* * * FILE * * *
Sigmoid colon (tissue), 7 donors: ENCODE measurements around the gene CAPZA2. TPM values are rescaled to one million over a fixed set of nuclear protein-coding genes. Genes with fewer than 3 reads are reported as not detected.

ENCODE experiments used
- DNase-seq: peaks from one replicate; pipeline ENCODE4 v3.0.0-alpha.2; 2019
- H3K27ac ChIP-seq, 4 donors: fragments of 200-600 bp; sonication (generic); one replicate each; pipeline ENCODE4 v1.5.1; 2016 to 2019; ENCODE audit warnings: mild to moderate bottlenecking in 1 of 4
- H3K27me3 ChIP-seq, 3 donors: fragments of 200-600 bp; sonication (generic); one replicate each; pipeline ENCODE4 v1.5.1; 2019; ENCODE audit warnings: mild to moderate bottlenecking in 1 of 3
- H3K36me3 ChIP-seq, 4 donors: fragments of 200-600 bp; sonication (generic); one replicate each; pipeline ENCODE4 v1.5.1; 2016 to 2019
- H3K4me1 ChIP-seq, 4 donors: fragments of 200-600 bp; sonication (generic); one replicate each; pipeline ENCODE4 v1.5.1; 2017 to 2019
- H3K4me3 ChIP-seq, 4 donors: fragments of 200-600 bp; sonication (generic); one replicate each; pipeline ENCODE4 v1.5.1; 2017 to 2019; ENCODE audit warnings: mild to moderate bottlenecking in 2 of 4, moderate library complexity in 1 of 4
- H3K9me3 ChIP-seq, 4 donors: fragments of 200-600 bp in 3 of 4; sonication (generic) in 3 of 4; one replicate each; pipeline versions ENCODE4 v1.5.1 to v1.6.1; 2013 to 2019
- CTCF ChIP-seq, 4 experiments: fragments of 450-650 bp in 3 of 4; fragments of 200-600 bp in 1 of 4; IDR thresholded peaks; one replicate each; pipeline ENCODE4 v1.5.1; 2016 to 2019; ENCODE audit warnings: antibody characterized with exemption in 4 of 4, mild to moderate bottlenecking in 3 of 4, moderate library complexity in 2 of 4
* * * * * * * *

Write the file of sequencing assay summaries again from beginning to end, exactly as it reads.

Sigmoid colon (tissue), 7 donors: ENCODE measurements around the gene CAPZA2. TPM values are rescaled to one million over a fixed set of nuclear protein-coding genes. Genes with fewer than 3 reads are reported as not detected.

ENCODE experiments used
- DNase-seq: peaks from one replicate; pipeline ENCODE4 v3.0.0-alpha.2; 2019
- H3K27ac ChIP-seq, 4 donors: fragments of 200-600 bp; sonication (generic); one replicate each; pipeline ENCODE4 v1.5.1; 2016 to 2019; ENCODE audit warnings: mild to moderate bottlenecking in 1 of 4
- H3K27me3 ChIP-seq, 3 donors: fragments of 200-600 bp; sonication (generic); one replicate each; pipeline ENCODE4 v1.5.1; 2019; ENCODE audit warnings: mild to moderate bottlenecking in 1 of 3
- H3K36me3 ChIP-seq, 4 donors: fragments of 200-600 bp; sonication (generic); one replicate each; pipeline ENCODE4 v1.5.1; 2016 to 2019
- H3K4me1 ChIP-seq, 4 donors: fragments of 200-600 bp; sonication (generic); one replicate each; pipeline ENCODE4 v1.5.1; 2017 to 2019
- H3K4me3 ChIP-seq, 4 donors: fragments of 200-600 bp; sonication (generic); one replicate each; pipeline ENCODE4 v1.5.1; 2017 to 2019; ENCODE audit warnings: mild to moderate bottlenecking in 2 of 4, moderate library complexity in 1 of 4
- H3K9me3 ChIP-seq, 4 donors: fragments of 200-600 bp in 3 of 4; sonication (generic) in 3 of 4; one replicate each; pipeline versions ENCODE4 v1.5.1 to v1.6.1; 2013 to 2019
- CTCF ChIP-seq, 4 experiments: fragments of 450-650 bp in 3 of 4; fragments of 200-600 bp in 1 of 4; IDR thresholded peaks; one replicate each; pipeline ENCODE4 v1.5.1; 2016 to 2019; ENCODE audit warnings: antibody characterized with exemption in 4 of 4, mild to moderate bottlenecking in 3 of 4, moderate library complexity in 2 of 4